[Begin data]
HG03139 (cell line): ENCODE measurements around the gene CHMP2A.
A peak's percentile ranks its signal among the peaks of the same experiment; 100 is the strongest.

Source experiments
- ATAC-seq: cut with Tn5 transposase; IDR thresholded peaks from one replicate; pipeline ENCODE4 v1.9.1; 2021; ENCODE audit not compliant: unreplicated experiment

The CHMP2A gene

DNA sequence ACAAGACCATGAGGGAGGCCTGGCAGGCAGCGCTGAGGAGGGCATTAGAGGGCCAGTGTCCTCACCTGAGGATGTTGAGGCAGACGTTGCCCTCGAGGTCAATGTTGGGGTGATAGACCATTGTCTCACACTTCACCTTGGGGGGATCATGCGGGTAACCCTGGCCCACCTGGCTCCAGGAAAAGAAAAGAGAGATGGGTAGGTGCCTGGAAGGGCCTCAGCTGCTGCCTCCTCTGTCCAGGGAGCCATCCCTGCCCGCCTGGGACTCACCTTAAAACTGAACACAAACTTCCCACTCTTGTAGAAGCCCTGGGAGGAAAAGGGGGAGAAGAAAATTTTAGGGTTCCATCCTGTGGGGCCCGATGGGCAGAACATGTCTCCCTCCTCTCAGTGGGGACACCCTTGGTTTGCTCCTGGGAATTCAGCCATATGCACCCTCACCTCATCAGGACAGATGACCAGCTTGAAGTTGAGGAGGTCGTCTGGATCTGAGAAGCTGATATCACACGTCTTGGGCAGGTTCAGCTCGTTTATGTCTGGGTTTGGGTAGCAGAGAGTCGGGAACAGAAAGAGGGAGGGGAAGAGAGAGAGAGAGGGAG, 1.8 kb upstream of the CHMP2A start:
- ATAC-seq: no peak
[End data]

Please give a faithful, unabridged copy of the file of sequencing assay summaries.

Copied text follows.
HG03139 (cell line): ENCODE measurements around the gene CHMP2A.
A peak's percentile ranks its signal among the peaks of the same experiment; 100 is the strongest.

Source experiments
- ATAC-seq: cut with Tn5 transposase; IDR thresholded peaks from one replicate; pipeline ENCODE4 v1.9.1; 2021; ENCODE audit not compliant: unreplicated experiment

The CHMP2A gene

DNA sequence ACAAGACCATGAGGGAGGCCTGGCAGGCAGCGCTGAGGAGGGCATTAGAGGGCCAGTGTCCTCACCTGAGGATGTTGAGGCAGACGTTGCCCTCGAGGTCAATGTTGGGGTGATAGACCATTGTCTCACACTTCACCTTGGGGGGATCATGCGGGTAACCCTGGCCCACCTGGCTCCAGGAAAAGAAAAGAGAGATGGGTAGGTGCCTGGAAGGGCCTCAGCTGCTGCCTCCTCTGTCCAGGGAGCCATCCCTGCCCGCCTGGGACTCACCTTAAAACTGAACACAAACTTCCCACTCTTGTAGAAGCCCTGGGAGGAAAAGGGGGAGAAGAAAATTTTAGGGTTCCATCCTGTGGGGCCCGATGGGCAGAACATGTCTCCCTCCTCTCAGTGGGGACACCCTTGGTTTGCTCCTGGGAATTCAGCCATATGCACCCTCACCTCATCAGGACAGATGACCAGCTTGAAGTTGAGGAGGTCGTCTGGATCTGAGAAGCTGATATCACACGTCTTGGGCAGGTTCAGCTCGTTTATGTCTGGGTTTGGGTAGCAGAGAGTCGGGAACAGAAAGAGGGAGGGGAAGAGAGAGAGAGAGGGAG, 1.8 kb upstream of the CHMP2A start:
- ATAC-seq: no peak